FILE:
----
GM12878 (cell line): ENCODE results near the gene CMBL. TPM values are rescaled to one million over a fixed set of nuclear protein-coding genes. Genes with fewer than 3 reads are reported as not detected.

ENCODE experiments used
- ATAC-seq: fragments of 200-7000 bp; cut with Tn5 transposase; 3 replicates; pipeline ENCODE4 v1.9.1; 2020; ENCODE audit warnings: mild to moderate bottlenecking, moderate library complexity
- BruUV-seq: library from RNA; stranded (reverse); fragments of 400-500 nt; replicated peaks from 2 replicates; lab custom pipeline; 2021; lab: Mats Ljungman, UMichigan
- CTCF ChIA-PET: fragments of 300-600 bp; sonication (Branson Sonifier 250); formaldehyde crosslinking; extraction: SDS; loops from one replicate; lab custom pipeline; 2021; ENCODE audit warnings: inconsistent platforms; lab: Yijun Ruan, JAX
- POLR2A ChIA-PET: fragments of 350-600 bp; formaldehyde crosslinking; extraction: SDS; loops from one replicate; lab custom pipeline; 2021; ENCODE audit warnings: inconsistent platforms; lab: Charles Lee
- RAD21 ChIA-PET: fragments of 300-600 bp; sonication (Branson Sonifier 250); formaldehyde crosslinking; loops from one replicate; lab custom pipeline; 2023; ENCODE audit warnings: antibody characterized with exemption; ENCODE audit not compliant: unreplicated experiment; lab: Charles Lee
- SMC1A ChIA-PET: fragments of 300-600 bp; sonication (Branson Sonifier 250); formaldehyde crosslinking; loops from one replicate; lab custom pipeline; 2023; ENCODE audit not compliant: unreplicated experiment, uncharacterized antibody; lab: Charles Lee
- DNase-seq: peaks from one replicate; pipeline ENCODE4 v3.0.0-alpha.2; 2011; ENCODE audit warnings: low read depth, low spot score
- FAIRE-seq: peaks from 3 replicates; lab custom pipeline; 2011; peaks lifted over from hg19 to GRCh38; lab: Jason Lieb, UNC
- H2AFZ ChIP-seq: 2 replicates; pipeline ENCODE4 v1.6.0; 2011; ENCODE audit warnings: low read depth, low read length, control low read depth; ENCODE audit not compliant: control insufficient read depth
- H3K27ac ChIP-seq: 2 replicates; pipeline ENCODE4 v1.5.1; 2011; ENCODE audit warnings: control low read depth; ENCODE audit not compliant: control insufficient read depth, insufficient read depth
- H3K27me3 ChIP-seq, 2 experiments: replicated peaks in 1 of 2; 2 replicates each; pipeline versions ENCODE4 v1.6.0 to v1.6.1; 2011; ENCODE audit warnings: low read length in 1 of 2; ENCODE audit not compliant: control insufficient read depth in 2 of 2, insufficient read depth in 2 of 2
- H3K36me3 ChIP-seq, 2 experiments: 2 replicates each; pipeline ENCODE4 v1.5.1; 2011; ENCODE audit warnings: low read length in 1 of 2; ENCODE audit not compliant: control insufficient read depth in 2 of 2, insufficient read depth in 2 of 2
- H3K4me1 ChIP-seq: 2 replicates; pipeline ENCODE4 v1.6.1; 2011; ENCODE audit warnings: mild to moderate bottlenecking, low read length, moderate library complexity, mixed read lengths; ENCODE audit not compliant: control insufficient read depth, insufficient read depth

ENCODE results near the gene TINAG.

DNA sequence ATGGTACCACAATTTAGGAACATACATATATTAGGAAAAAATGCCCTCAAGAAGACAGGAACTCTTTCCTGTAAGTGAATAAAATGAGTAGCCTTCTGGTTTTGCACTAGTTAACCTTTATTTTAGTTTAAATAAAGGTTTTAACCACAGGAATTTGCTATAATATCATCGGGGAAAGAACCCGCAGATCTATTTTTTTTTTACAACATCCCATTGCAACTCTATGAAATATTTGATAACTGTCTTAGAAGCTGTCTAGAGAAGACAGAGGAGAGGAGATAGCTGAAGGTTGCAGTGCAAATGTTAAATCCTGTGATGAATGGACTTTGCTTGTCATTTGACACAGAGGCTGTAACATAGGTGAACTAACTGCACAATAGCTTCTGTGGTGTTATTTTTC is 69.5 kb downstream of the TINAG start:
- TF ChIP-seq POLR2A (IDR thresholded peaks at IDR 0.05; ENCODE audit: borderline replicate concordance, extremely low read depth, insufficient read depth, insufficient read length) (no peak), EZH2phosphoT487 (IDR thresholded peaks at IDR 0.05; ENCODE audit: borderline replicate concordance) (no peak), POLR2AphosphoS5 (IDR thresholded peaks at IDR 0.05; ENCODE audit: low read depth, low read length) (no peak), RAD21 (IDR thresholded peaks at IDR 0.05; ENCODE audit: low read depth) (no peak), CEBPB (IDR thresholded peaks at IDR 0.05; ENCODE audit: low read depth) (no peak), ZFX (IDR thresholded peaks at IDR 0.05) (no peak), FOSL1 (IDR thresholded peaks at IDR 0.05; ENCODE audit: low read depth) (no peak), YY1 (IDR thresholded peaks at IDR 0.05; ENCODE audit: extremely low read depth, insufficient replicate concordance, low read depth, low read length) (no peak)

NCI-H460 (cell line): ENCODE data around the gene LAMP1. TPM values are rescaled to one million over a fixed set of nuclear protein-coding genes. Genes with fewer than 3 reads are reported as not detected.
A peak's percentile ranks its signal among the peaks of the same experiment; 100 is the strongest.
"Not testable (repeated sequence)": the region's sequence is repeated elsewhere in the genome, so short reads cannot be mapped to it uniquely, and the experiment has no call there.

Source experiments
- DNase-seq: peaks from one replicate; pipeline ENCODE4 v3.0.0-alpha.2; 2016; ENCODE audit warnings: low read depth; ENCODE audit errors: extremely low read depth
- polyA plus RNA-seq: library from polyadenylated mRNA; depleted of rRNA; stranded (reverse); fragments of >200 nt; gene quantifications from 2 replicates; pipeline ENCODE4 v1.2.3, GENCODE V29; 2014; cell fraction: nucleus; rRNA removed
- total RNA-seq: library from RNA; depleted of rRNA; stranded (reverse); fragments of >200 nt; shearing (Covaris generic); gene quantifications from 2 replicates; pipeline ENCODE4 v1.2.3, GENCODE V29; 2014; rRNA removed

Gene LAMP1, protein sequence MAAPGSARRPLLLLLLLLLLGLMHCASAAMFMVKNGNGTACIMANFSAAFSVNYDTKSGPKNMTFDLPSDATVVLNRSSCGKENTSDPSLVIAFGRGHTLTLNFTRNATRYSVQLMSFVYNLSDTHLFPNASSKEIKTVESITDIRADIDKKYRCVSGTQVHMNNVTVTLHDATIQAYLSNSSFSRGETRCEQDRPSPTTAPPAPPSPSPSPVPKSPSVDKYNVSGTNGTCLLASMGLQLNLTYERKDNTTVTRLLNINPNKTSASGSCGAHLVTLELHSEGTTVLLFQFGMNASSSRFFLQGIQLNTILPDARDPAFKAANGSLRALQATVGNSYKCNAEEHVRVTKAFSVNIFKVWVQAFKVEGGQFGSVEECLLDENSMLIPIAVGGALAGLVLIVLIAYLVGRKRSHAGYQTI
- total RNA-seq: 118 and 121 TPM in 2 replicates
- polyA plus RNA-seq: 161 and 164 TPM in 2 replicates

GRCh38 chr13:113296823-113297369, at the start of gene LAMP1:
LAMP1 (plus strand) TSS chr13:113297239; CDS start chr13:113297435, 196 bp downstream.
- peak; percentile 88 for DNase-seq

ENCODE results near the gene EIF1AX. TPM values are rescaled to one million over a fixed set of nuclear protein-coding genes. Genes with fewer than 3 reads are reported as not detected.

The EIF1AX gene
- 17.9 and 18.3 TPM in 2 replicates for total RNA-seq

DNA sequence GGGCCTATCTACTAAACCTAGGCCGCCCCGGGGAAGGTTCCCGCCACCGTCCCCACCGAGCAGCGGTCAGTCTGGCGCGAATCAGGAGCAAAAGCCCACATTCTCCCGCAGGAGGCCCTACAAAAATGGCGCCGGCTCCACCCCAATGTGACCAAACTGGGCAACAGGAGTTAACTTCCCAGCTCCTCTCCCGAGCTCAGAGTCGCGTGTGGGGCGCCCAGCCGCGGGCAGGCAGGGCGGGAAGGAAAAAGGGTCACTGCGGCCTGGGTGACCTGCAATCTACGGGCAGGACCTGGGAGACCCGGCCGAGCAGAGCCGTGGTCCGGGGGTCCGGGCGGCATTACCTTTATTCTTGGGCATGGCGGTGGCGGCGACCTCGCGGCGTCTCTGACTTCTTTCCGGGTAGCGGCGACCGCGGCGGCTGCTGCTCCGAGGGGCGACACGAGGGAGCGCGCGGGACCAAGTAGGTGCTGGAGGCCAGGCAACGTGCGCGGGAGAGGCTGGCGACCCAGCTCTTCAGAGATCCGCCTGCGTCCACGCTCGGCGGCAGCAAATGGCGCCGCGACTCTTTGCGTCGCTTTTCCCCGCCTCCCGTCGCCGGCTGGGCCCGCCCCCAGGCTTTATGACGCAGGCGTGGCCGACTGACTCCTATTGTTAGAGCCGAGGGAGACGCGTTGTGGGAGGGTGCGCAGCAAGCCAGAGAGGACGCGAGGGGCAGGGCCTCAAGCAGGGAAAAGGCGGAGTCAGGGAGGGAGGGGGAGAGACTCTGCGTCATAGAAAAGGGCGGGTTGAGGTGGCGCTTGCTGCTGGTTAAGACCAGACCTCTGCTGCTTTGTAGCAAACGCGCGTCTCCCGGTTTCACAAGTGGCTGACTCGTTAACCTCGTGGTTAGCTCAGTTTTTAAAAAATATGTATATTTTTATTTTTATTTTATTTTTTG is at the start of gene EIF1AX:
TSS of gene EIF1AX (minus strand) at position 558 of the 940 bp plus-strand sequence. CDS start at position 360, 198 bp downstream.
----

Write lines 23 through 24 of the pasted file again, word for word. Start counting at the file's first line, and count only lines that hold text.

- DNase-seq: peaks from one replicate; pipeline ENCODE4 v3.0.0-alpha.2; 2016; ENCODE audit warnings: low read depth; ENCODE audit errors: extremely low read depth
- polyA plus RNA-seq: library from polyadenylated mRNA; depleted of rRNA; stranded (reverse); fragments of >200 nt; gene quantifications from 2 replicates; pipeline ENCODE4 v1.2.3, GENCODE V29; 2014; cell fraction: nucleus; rRNA removed